#Book Review #ARC – The Liar of Red Valley; W. Goodwater

The Liar of Red Valley is a book that popped up on both NetGalley and GoodReads. Seeing it on NetGalley left me in two minds until a GR recommended it to me—it was the push I needed.

After swiping left for the last time, I have to say The Liar of Red Valley is one of the best books I read this year. 


The highly-anticipated paperback release of our lead title for Fall 2021 – a fresh, rich, American Gothic “yarn” with a highly relatable female lead.

Don’t trust the Liar.
Do not cross the King.
Never, ever go in the River.

In Red Valley, California, you follow the rules if you want to stay alive. But they won’t be enough to protect Sadie now that she’s become the Liar, the keeper of the town’s many secrets. Friendships are hard-won here, and it isn’t safe to make enemies.

And though the Liar has power — power to remake the world, with just a little blood—what Sadie really needs is answers: Why is the town’s sheriff after her? What does the King want from her? And what is the real purpose of the Liar of Red Valley?

368 pages
Horror, fantasy, gothic
Rebellion, Solaris pub


Cover: Well. It’s something. It makes a statement, but to me, it just screams Red Riding Hood.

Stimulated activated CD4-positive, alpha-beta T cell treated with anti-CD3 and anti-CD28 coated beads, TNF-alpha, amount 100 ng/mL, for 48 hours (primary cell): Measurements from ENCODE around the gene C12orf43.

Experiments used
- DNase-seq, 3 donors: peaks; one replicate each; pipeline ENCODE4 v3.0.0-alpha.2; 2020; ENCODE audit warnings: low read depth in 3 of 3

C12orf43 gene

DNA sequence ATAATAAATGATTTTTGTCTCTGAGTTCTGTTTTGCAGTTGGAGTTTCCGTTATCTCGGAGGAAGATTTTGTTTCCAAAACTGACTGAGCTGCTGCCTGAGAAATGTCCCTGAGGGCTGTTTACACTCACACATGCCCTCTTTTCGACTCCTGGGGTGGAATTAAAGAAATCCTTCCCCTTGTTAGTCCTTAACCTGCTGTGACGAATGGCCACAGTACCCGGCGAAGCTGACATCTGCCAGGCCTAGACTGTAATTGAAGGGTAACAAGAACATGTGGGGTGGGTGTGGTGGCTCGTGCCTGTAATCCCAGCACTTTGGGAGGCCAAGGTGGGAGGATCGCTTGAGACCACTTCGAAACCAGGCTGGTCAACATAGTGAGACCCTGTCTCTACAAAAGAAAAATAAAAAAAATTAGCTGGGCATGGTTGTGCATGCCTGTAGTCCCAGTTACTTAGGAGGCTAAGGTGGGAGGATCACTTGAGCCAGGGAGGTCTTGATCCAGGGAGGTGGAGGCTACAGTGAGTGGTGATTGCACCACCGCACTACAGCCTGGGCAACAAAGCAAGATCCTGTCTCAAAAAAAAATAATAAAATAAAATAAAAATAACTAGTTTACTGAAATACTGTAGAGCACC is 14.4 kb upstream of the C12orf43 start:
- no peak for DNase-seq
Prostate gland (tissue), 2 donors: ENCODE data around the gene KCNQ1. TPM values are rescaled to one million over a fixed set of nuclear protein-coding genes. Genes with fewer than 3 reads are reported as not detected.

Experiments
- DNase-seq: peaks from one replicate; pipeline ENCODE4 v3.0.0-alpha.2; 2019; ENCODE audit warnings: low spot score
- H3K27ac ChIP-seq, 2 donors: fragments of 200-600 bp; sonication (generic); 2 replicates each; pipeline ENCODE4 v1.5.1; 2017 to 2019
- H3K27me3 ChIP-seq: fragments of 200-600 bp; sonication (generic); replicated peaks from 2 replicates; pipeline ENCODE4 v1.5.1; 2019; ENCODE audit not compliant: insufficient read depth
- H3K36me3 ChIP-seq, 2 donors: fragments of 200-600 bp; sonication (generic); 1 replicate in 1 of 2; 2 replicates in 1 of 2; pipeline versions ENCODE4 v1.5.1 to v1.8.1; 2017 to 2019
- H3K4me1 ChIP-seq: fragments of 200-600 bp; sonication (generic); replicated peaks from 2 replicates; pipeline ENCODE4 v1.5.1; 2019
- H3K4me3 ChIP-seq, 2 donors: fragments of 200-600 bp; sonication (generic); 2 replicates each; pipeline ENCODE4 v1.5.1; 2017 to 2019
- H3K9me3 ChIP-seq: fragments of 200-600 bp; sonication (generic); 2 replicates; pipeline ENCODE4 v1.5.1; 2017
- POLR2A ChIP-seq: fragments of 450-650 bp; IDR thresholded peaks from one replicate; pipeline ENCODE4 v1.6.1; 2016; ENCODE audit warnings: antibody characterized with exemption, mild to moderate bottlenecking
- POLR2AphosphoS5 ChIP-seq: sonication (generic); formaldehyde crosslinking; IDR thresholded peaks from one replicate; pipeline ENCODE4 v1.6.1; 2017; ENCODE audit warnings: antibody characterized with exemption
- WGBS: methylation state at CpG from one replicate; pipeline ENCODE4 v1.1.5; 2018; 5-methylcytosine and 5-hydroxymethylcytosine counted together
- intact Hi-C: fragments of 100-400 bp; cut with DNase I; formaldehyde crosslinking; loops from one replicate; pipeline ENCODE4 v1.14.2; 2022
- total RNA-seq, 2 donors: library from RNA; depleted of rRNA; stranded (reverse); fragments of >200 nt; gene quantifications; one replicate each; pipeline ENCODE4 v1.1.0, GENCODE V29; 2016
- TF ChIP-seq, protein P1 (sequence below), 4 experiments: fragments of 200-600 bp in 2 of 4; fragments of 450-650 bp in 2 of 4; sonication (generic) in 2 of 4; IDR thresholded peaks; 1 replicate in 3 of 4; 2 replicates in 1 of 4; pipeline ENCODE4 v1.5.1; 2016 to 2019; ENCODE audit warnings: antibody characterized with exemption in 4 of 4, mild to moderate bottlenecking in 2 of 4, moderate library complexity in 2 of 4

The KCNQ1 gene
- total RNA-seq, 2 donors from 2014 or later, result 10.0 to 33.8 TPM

• This is how you write a good book. You take a character—Sadie, in our case—and plop her there, front and center. Backstory? Sure, when and if it becomes relevant, it can be sprinkled throughout the story. Infodump of any kind at the beginning? No. There’s the MC, there’s the (relevant again) setting, and there’s trouble brewing on the horizon. Nothing more is needed. Trust me when I say that the Goodwater’s way is one of the best ways to write a story because it reads realistically. Yes, even if it features monsters.
  • Unique plot paired with an intriguing idea. The Liar concept adds a fresh spin to the ‘world is packed with monster’ trope, and the subplots are layered in an intricate yet captivating style. I appreciate the key revelations a lot: a crescendo of bombshells that blindsided me while I was reading, as I didn’t see them coming.
  • Technically speaking, Goodwater is a master. It’s hard to handle a dialogue with three characters, for example, but he does it without breaking a sweat. The whole thing reads as smooth as you please – I went back and checked the one between Graciela, Sadie, and Beto at least twice, just to appreciate Goodwater’s skills to the fullest.
  • To top it off, his writing style is hilarious. Sadie and Thomas = ❤
  • I love the cast of characters. No one is 100% good, no one is 100% bad, and that’s quite a feat given the main topic. There’s nuance in everybody, even in Hassler. As an added bonus, the cast is on the bigger side and it’s handled in a beautiful way.
  • A fantastic plot is paired with a good editing—thank you.


  • The only complaint I have is about the Unspeakable Thing. All that crescendo, the trip, the subtle-but-there anticipation… and? The resolution is underwhelming. 

    After careful consideration, I decided that that’s enough to kick down half a star, but to round up the final rating anyway. It’s a misstep in an otherwise perfect book.


4,5 stars on GR, rounded up to 5.

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